Nutritional status and feeding practices of First Nations and Metis children and their association with early childhood caries

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Grover, Ramneek S
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Objective – To investigate the baseline nutritional status and feeding practices of First Nations and Metis children in Manitoba participating in a community-based participatory oral health study and whether there were any associations with early childhood caries (ECC). Methods – This cross-sectional study assessed the oral health status of Indigenous children <72 months of age while their parent(s)/caregiver(s) completed a questionnaire, which included the Nutrition Screening Tool for Every Preschooler (NutriSTEP) and questions on children’s dietary practices. The analysis included descriptive statistics, bivariate analyses, and linear regression. A p value ≤0.05 was significant. Results – Overall, 146 children were recruited at a mean age of 40.8±20.4 months, and 59.6% had ECC. The mean decayed, missing, and filled primary teeth (dmft) score was 4.9±5.3 (range 0–20). While the mean NutriSTEP score was 19.9±6.2 (median 19.5) suggesting a low risk for impaired nutritional status, 50.0% of children were at moderate or high risk for impaired nutritional status. There was no significant difference in NutriSTEP scores between First Nations and Metis children (p=0.29), and no association was found between NutriSTEP risk categories and ECC (p=0.77). Children who frequently ate meat, fish, poultry, or alternatives (NutriSTEP Q5) were significantly more likely to have ECC (p=0.032). Children who never received nutritional supplements (NutriSTEP Q13, p=0.05) were significantly more likely to have ECC. Children who used a pacifier were less likely to have ECC than children who did not (p<0.01). Conclusions – Although half of the children classified using the NutriSTEP were at low risk, the other half were at moderate and high risk. Children classified as high risk were not shown to have a statistically significant association with ECC. Specific NutriSTEP questions, however, were shown to be significant for ECC. In addition, numerous childhood feeding practices were found to play a significant role in the prevalence of ECC.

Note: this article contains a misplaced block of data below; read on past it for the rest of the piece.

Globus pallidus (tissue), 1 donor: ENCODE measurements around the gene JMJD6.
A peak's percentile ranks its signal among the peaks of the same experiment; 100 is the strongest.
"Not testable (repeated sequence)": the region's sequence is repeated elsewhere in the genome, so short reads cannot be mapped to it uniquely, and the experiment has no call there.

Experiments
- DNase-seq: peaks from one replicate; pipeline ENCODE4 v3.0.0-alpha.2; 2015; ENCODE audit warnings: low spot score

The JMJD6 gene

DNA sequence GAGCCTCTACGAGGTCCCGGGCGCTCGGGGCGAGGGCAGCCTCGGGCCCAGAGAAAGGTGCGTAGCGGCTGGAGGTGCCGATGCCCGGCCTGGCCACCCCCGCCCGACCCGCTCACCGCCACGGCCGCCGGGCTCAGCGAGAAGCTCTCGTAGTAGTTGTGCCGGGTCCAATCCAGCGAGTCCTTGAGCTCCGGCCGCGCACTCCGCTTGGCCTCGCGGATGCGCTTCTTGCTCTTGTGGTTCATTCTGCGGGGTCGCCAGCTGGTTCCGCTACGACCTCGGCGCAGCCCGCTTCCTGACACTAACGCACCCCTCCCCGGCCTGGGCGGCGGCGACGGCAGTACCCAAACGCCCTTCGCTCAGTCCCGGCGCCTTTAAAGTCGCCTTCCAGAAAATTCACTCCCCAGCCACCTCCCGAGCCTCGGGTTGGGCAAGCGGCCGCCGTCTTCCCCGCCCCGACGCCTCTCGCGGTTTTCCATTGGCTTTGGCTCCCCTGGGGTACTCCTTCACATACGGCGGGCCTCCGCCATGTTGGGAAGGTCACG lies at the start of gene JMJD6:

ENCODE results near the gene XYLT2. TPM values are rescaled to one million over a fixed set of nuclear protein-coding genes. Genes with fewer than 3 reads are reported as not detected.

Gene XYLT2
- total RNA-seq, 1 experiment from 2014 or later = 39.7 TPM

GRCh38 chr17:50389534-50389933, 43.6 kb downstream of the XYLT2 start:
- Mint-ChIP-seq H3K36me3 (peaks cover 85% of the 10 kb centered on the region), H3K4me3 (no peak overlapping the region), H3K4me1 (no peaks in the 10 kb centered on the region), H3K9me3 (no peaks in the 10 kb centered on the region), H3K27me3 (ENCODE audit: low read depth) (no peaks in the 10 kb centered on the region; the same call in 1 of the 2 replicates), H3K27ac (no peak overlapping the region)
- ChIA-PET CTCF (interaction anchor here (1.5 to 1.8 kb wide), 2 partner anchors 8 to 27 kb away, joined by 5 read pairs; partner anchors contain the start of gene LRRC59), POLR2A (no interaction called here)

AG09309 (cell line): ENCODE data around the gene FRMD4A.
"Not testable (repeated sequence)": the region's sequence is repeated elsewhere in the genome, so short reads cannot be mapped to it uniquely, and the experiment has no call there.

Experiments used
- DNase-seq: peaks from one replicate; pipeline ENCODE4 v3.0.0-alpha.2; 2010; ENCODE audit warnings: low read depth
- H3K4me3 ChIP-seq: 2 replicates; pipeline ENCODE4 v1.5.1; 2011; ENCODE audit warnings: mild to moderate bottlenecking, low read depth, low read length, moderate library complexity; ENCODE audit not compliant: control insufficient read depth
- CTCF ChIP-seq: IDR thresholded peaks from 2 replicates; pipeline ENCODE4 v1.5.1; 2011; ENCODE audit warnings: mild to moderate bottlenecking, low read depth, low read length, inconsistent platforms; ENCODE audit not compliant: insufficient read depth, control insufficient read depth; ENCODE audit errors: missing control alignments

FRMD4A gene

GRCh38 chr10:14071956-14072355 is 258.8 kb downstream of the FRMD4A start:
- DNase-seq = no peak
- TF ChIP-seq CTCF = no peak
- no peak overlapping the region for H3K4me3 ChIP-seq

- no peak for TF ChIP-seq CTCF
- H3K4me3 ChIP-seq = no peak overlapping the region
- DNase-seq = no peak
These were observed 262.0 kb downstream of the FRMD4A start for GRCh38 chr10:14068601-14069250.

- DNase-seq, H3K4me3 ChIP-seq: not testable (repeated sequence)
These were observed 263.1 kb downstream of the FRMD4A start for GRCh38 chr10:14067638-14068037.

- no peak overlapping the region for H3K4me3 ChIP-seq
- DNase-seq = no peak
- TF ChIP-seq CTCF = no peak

ECC, NutriSTEP, Early Childhood Caries, Nutrition Screening Tool for Every Preschooler, Feeding, Manitoba, First Nations, Metis